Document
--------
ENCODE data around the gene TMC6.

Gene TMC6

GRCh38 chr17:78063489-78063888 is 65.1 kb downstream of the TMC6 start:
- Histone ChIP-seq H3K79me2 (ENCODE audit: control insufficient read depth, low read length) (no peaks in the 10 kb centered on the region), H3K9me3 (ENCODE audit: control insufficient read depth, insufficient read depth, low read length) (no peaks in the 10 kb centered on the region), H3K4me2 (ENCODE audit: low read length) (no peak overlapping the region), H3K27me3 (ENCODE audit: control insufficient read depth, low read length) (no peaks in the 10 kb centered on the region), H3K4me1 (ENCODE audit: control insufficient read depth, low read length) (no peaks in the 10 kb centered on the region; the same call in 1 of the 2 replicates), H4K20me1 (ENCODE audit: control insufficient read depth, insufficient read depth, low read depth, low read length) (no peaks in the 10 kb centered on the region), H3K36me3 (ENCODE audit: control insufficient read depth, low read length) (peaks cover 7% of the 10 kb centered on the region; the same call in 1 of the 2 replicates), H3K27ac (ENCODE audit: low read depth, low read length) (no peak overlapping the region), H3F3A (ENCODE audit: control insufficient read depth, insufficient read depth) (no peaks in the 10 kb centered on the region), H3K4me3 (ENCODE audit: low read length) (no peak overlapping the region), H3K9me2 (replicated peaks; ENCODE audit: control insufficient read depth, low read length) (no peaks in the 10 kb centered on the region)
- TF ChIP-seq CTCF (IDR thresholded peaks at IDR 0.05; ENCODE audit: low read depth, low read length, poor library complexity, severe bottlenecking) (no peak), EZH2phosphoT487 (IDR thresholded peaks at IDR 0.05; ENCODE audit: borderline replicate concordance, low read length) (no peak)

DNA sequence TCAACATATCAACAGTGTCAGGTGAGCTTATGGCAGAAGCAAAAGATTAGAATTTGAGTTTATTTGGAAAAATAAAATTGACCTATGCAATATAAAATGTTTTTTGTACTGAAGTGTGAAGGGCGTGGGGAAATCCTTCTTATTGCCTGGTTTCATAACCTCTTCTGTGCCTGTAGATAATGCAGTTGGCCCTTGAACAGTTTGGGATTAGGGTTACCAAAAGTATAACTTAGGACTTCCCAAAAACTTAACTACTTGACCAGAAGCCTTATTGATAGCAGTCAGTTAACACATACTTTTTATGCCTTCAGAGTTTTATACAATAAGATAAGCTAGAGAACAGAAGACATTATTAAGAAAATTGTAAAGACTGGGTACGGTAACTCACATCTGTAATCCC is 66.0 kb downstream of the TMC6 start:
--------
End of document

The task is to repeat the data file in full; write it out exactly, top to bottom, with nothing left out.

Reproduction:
ENCODE data around the gene TMC6.

Gene TMC6

GRCh38 chr17:78063489-78063888 is 65.1 kb downstream of the TMC6 start:
- Histone ChIP-seq H3K79me2 (ENCODE audit: control insufficient read depth, low read length) (no peaks in the 10 kb centered on the region), H3K9me3 (ENCODE audit: control insufficient read depth, insufficient read depth, low read length) (no peaks in the 10 kb centered on the region), H3K4me2 (ENCODE audit: low read length) (no peak overlapping the region), H3K27me3 (ENCODE audit: control insufficient read depth, low read length) (no peaks in the 10 kb centered on the region), H3K4me1 (ENCODE audit: control insufficient read depth, low read length) (no peaks in the 10 kb centered on the region; the same call in 1 of the 2 replicates), H4K20me1 (ENCODE audit: control insufficient read depth, insufficient read depth, low read depth, low read length) (no peaks in the 10 kb centered on the region), H3K36me3 (ENCODE audit: control insufficient read depth, low read length) (peaks cover 7% of the 10 kb centered on the region; the same call in 1 of the 2 replicates), H3K27ac (ENCODE audit: low read depth, low read length) (no peak overlapping the region), H3F3A (ENCODE audit: control insufficient read depth, insufficient read depth) (no peaks in the 10 kb centered on the region), H3K4me3 (ENCODE audit: low read length) (no peak overlapping the region), H3K9me2 (replicated peaks; ENCODE audit: control insufficient read depth, low read length) (no peaks in the 10 kb centered on the region)
- TF ChIP-seq CTCF (IDR thresholded peaks at IDR 0.05; ENCODE audit: low read depth, low read length, poor library complexity, severe bottlenecking) (no peak), EZH2phosphoT487 (IDR thresholded peaks at IDR 0.05; ENCODE audit: borderline replicate concordance, low read length) (no peak)

DNA sequence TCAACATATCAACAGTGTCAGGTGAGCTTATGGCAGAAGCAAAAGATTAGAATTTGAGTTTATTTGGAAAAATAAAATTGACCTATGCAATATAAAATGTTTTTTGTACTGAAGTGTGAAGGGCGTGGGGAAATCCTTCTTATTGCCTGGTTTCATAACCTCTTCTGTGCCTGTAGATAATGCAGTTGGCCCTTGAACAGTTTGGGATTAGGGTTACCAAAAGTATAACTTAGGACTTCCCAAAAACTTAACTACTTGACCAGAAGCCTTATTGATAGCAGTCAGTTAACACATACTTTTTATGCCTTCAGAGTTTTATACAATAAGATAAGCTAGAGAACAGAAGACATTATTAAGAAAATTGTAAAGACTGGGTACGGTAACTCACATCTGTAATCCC is 66.0 kb downstream of the TMC6 start: